to dust by LydiaJayne

24 Jan

Margaret narrowed her eyes and stared at the spider on the ceiling, making a mental note to speak with Nora when she arrived on Monday morning.

She moved with measured steps – no longer for effect, but because it was the only way she could hope to successfully cross the room – and settled into a chair to wait.  It was all she seemed to do these days.

It was a far cry from the years when she’d taken for granted the number of people who waited for her, people who paid or were paid to do so.

For she was Margaret MacInnes.

Unbidden, her eyes focussed on the wall opposite. It was bare now, but for the floral arrangement that Nora hated to dust.

Philip had been her other half, her soul’s mate, but the piano that had graced that wall had been an extension of her self.

It did not deserve to be punished for her body’s failings, and when Philip died, there was no longer any need to indulge his sentimentality, so she severed that connection as well.  It was preferable to being forced to watch it deteriorate as she had her hands.



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6 Responses to “to dust by LydiaJayne”

  1. ingridfnl January 24, 2010 at 9:27 pm #

    This makes me want to read more… to hold her hand and offer her hope. It carries so much weight… I guess the weight of her feeling of aging. Great story.

    • lydiajayne16 January 24, 2010 at 9:32 pm #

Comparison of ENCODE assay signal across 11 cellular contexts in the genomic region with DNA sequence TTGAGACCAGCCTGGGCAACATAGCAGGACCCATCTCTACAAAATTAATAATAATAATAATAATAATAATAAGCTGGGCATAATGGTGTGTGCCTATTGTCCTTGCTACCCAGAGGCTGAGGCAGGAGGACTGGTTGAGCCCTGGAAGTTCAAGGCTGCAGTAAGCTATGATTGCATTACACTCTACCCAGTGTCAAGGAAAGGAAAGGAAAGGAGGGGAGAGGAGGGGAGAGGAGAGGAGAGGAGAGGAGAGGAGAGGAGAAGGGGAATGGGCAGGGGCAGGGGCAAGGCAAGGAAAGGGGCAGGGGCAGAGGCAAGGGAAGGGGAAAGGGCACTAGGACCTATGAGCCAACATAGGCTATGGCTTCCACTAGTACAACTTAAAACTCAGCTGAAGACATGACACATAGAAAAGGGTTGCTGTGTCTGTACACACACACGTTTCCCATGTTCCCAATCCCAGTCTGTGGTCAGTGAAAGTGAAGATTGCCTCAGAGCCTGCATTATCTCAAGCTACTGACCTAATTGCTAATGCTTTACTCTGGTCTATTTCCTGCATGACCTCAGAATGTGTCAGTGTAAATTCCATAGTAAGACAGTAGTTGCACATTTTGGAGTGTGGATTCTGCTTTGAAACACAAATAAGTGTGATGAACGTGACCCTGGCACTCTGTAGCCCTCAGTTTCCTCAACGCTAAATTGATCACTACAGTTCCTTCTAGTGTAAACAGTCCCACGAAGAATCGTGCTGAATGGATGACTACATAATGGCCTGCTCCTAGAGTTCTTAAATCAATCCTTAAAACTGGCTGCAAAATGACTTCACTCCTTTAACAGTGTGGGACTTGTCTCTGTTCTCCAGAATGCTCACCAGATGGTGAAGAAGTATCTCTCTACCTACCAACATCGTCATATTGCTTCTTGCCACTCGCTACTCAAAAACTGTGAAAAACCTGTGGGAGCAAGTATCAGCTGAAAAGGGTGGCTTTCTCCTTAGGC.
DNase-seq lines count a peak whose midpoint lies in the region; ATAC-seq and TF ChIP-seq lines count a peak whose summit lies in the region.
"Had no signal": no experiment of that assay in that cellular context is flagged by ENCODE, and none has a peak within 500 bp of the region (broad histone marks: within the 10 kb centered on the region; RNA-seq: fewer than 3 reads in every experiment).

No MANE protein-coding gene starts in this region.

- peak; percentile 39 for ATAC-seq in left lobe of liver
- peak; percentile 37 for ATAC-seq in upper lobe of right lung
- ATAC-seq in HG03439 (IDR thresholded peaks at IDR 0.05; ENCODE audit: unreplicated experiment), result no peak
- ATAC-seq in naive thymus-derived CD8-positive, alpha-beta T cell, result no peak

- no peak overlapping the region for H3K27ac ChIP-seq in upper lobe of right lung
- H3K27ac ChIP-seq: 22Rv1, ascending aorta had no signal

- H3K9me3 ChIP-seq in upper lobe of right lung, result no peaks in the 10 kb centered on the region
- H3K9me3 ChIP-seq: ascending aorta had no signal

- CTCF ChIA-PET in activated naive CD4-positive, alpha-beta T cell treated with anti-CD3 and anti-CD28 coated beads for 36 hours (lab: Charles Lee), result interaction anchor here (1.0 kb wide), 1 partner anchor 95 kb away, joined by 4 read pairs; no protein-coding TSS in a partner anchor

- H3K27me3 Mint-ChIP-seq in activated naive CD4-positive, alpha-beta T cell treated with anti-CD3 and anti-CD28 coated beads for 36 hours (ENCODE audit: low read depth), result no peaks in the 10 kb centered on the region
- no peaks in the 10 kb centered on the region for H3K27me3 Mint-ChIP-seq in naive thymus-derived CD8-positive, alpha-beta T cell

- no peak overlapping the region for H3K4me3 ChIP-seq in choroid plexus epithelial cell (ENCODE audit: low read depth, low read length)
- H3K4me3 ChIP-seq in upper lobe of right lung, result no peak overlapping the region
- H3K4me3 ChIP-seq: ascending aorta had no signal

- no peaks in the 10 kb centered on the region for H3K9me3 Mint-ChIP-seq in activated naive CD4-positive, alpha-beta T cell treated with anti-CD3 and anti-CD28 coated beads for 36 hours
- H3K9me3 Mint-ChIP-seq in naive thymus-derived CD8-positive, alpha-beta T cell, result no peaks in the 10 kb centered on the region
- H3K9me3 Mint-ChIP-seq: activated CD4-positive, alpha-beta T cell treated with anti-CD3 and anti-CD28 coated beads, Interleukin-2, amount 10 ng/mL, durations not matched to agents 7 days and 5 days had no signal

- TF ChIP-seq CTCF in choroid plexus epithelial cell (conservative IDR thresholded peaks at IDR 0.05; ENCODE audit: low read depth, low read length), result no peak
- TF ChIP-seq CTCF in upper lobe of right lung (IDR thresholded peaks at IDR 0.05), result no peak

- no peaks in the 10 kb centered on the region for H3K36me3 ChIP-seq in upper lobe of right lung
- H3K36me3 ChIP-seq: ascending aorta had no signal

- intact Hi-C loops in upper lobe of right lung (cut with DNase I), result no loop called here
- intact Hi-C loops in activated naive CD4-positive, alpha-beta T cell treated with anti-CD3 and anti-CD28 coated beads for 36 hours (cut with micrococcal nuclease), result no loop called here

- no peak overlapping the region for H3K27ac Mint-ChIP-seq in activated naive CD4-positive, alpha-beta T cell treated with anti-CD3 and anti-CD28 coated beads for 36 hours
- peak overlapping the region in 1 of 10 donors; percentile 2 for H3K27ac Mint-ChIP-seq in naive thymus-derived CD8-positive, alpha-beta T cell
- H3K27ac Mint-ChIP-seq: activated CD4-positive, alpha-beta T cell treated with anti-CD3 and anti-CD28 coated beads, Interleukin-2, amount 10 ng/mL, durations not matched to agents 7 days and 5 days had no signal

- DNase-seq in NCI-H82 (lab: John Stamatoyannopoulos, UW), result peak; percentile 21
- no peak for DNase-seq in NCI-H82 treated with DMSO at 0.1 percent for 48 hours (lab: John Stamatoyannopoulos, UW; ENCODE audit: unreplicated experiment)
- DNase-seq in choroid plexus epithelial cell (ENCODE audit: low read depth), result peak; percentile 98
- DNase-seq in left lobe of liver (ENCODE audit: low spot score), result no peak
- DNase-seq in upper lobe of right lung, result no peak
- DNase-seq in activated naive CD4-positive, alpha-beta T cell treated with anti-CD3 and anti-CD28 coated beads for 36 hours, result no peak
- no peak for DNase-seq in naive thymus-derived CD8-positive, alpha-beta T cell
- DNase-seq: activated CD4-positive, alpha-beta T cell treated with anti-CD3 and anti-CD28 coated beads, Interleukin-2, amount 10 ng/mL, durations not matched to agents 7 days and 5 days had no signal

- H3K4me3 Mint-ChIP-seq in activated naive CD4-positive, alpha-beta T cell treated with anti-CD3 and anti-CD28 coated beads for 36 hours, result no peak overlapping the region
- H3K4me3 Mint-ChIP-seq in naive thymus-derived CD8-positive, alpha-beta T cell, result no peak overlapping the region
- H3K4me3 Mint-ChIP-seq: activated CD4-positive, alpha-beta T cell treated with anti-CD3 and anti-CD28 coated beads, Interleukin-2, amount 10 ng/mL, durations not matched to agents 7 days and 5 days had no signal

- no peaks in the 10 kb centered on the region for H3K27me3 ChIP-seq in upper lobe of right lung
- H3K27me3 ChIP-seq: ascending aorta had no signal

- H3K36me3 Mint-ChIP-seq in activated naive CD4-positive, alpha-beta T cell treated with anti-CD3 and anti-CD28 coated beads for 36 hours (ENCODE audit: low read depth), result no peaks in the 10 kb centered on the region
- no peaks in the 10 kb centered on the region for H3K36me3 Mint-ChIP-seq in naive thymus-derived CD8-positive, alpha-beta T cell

Thanks! When I started this (in longhand on the bus the other day), there was to be more — a happy ending even — but when I sat down to transcribe and finish, Margaret wasn’t in the mood. Maybe a later prompt will let me tell the rest 🙂

  2. jadamthwaite January 24, 2010 at 9:42 pm #

    I feel particularly sad for this Margaret. It is as though the piano contained so much of who she was that she has pushed herself away. I have a horrible sense of waiting for the end with this story – which I mean as a good thing 😀

  3. juleshg January 24, 2010 at 11:46 pm #

    I really get a sense of what the strong, proud woman she once was. Very nice!

  4. typicalquirk January 25, 2010 at 2:37 am #

    This Margaret is very strong. I enjoyed reading this.

  5. phoenix.writing January 30, 2010 at 10:06 pm #

    I can only imagine how horrible it would be to be a pianist and to find your hands no longer work the way you need them to. I’m not sure whether it’s the better road to keep trying as long as you can or to do as Margaret did and just turn away from the whole thing while you can still have all the perfect memories.

    I’ll be waiting for that happy ending. 😉

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